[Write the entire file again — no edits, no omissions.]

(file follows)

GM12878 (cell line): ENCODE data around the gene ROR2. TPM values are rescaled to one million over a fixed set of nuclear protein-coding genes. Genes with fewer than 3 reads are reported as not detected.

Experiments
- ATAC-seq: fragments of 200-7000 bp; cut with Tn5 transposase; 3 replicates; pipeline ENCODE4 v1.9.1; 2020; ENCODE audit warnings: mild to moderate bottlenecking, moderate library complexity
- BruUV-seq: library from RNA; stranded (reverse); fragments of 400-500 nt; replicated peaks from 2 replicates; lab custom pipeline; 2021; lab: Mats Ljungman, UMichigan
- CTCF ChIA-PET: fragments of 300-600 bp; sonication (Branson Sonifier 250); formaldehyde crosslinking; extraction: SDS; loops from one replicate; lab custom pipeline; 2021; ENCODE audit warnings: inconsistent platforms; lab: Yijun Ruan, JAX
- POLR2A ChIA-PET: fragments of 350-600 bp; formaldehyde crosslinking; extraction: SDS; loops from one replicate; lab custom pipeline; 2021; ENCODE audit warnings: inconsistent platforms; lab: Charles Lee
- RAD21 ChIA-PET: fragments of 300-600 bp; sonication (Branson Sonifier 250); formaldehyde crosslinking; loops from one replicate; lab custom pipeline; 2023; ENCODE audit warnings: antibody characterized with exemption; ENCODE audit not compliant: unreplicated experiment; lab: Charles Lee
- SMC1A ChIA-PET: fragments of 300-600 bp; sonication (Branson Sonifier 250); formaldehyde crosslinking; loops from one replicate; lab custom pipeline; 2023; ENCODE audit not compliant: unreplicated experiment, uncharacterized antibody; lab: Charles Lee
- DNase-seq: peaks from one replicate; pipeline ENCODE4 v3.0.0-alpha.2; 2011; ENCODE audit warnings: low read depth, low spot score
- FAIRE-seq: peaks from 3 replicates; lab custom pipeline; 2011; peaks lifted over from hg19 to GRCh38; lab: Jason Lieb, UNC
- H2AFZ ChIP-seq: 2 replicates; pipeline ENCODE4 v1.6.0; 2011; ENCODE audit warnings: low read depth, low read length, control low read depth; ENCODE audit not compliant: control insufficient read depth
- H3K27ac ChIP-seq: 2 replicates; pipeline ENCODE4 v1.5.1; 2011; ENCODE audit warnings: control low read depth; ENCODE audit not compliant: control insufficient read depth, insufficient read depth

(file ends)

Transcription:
GM12878 (cell line): ENCODE data around the gene ROR2. TPM values are rescaled to one million over a fixed set of nuclear protein-coding genes. Genes with fewer than 3 reads are reported as not detected.

Experiments
- ATAC-seq: fragments of 200-7000 bp; cut with Tn5 transposase; 3 replicates; pipeline ENCODE4 v1.9.1; 2020; ENCODE audit warnings: mild to moderate bottlenecking, moderate library complexity
- BruUV-seq: library from RNA; stranded (reverse); fragments of 400-500 nt; replicated peaks from 2 replicates; lab custom pipeline; 2021; lab: Mats Ljungman, UMichigan
- CTCF ChIA-PET: fragments of 300-600 bp; sonication (Branson Sonifier 250); formaldehyde crosslinking; extraction: SDS; loops from one replicate; lab custom pipeline; 2021; ENCODE audit warnings: inconsistent platforms; lab: Yijun Ruan, JAX
- POLR2A ChIA-PET: fragments of 350-600 bp; formaldehyde crosslinking; extraction: SDS; loops from one replicate; lab custom pipeline; 2021; ENCODE audit warnings: inconsistent platforms; lab: Charles Lee
- RAD21 ChIA-PET: fragments of 300-600 bp; sonication (Branson Sonifier 250); formaldehyde crosslinking; loops from one replicate; lab custom pipeline; 2023; ENCODE audit warnings: antibody characterized with exemption; ENCODE audit not compliant: unreplicated experiment; lab: Charles Lee
- SMC1A ChIA-PET: fragments of 300-600 bp; sonication (Branson Sonifier 250); formaldehyde crosslinking; loops from one replicate; lab custom pipeline; 2023; ENCODE audit not compliant: unreplicated experiment, uncharacterized antibody; lab: Charles Lee
- DNase-seq: peaks from one replicate; pipeline ENCODE4 v3.0.0-alpha.2; 2011; ENCODE audit warnings: low read depth, low spot score
- FAIRE-seq: peaks from 3 replicates; lab custom pipeline; 2011; peaks lifted over from hg19 to GRCh38; lab: Jason Lieb, UNC
- H2AFZ ChIP-seq: 2 replicates; pipeline ENCODE4 v1.6.0; 2011; ENCODE audit warnings: low read depth, low read length, control low read depth; ENCODE audit not compliant: control insufficient read depth
- H3K27ac ChIP-seq: 2 replicates; pipeline ENCODE4 v1.5.1; 2011; ENCODE audit warnings: control low read depth; ENCODE audit not compliant: control insufficient read depth, insufficient read depth